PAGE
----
John Seven | Viewer's Discretion: An oil industry drama outside the norm

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"State of Happiness" (Topic)

The oil industry is no stranger to being the backdrop of a nighttime drama, but the focus of "State of Happiness" is far away from "Dallas," and the characters don't adhere to stock conceptions at all. Known as "Lykkeland" in its native Norway, "State of Happiness" embraces a "Mad Men"-like retro vibe as it portrays the arrival of the oil industry in that country in 1969.

It also has a grain of the film "Local Hero" in it, beginning its focus with Phillips Petroleum troubleshooter Jonathan Kay (Bart Edwards), who's in the country to set up a drilling deal with the government. In the sleepy little city of Stavanger, he takes meetings and eyes the ladies, and the stories of the people who come into his orbit unfold, notably that of the Nyman family, who owns the town's biggest employer, a fish canning company. It also introduces Kay to town hall secretary Anna Kellevik (Anne Regine Ellingsaeter), who happens to be engaged to the fish canning heir and also happens to have some political cunning of her own as she tries to steer the people around her into better opportunities based on her readings of the negotiations going on around her.

The hesitant relationship between those two is part of "State of Happiness," but so are all the dramas of the various members of the Nyman family, as well as an unwed mother and former fish cannery employee Toril Torstensen (Malene Wadel), who offers a gateway to witness the effects of the burgeoning oil boom on the working people of the city.

"State of Happiness" swirls around the personal stories but places them directly within the political intrigue inherent in the negotiations, in which Norwegian bureaucrats suddenly see an opportunity to make something of their careers after their previous expectations of quiet lives and uneventful governance. You'll learn a lot about the political life of Norway as well as some details of the setting up an oil industry as you take in the drama — that's something "Dallas" never quite achieved and I appreciate the solid informational foundation on which the dramatics of "State of Happiness" are built.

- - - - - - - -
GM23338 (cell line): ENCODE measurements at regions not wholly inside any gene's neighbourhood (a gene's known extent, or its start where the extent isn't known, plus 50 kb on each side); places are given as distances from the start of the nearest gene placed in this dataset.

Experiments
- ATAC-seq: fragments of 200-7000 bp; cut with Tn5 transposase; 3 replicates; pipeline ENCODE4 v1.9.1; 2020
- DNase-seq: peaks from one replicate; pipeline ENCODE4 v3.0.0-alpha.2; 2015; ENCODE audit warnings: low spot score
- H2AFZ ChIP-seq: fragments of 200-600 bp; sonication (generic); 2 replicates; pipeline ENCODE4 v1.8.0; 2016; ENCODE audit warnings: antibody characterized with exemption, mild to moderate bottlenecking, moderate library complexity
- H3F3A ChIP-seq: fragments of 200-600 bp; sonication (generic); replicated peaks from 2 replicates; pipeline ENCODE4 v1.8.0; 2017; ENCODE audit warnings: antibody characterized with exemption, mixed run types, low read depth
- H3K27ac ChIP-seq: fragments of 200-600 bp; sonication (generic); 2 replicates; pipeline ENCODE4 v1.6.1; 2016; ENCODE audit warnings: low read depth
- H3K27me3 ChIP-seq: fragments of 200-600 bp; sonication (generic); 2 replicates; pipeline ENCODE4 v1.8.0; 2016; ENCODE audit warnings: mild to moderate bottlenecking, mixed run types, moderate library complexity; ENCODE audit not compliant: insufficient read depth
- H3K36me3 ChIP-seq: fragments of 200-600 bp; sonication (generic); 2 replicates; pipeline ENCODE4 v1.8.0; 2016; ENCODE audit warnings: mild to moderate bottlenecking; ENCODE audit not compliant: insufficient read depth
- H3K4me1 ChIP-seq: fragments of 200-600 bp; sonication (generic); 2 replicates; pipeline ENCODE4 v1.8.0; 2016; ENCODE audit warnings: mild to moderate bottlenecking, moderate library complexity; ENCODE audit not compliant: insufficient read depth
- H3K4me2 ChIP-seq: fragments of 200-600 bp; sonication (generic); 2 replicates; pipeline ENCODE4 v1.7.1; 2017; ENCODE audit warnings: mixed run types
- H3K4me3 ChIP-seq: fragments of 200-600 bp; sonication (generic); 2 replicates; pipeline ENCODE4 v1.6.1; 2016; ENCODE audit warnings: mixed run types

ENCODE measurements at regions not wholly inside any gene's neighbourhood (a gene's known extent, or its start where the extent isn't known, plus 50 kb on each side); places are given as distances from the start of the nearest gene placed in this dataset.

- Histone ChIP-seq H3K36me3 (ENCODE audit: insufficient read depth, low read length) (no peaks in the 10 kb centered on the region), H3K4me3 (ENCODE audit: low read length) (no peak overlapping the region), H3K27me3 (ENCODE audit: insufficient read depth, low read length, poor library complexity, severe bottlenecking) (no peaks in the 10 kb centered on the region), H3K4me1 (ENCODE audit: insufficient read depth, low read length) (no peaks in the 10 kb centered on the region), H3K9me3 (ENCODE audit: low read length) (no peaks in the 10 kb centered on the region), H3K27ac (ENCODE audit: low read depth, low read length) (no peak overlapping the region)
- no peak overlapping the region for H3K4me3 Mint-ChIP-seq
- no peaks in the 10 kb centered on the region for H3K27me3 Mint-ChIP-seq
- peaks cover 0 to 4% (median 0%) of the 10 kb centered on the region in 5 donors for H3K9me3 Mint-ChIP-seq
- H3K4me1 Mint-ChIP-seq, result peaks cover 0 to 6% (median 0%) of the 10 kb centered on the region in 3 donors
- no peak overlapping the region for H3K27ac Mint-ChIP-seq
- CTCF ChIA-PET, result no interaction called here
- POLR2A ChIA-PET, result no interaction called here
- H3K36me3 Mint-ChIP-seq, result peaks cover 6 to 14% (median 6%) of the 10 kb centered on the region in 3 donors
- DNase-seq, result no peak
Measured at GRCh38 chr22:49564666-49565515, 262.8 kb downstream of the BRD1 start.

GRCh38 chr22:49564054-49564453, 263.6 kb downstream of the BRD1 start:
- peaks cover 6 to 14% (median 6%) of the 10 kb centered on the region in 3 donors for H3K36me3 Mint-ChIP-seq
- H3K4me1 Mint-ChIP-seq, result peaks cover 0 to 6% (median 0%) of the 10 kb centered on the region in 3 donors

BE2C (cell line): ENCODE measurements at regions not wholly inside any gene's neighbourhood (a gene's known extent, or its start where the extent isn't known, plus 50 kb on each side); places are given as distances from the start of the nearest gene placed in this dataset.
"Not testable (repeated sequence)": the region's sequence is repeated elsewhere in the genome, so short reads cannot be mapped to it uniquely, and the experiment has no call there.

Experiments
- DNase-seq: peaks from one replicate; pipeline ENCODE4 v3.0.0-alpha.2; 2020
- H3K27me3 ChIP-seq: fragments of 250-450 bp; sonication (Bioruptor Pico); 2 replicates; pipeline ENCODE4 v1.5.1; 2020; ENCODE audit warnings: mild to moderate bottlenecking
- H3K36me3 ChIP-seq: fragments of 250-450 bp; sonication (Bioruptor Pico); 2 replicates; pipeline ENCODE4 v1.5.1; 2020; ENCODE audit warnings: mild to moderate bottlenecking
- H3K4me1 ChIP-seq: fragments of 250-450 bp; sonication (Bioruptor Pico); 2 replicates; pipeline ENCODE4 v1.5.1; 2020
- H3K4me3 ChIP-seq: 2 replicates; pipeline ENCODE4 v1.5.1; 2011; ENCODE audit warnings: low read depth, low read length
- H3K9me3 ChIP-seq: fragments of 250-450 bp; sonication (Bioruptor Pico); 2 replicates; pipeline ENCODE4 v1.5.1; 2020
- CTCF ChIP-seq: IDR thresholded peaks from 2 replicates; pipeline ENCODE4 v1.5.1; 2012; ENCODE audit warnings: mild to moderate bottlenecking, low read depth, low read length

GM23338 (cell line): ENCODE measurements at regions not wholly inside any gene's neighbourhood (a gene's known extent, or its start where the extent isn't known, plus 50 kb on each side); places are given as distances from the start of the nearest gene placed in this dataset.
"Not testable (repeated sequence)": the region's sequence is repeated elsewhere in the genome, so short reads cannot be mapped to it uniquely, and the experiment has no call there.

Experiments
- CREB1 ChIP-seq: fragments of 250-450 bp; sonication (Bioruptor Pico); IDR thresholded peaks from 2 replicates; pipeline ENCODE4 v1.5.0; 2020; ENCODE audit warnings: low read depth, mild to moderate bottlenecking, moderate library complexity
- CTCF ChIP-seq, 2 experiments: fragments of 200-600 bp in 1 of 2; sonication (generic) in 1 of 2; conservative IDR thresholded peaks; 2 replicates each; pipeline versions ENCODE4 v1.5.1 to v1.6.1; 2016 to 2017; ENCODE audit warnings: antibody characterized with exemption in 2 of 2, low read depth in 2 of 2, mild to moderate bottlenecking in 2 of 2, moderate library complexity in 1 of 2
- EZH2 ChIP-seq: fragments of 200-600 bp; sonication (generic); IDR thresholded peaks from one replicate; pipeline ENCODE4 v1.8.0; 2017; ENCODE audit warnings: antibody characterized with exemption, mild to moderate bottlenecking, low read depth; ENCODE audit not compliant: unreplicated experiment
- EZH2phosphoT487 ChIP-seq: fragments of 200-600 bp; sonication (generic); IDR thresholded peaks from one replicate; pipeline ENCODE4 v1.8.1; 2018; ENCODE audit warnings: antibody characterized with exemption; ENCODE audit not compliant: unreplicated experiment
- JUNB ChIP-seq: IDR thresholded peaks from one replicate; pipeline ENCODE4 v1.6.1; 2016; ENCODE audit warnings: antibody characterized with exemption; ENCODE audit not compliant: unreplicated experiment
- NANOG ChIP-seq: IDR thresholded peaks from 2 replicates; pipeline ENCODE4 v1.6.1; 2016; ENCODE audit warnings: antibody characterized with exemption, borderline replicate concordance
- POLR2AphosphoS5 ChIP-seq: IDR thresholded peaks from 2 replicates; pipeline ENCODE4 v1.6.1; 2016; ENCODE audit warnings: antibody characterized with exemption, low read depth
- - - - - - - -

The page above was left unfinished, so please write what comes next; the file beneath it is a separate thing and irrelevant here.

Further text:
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"Against the Law" (Amazon, Britbox)

Capturing an era in England when homosexuality was not only a crime but one that seemed to energize the police to enforce it with gross vigor, this British telefilm packs a punch with its unusual structure. Part of it dramatizes the story of journalist Peter Wildeblood (Daniel Mays), who was put on trial in the 1950s, and part of it is a parade of testimonials by actual men who lived through the era. Together they create a full emotional picture that does well in explaining what the victims faced in terms that even the straightest of the straight can absorb and feel.

Wildeblood entered into a relationship with a soldier and was discovered through letters. A private man, Wildeblood found himself in a very public situation along with two other men, friends of his, in a sweep that revealed to the journalist that the world was much more complicated than he had thought when it came to his personal behavior. Alternately defiant and terrified, Wildeblood did his best to juggle honesty with self-preservation, and the film follows the affair, the trial, his jail time, and the aftermath, all anchored by an affecting performance by Mays.

Interspersed throughout the film are the gentlemen who, as young gay men at the time, lived the lives that the film depicts. Speaking in personal and personable terms, these are all remarkable men with beautiful aged faces that reflect the conflicts they've faced because of the British laws against homosexuality, even half a century later. I could easily have watched an entire film of these men talking, and they are the major reason to watch "Against the Law," providing much-needed examples that historical homophobia happened to real people, and terrorized them in ways any of us can understand if we open ourselves up to the experience. "Against the Law" also reveals that an oppressive society can damage people, but they can still endure, overcome, and in the end, embrace love as their central tenet of life.

John Seven is a writer in North Adams who has never been satisfied by movies and television that are easy to come by. He likes to do some digging. Find him online at


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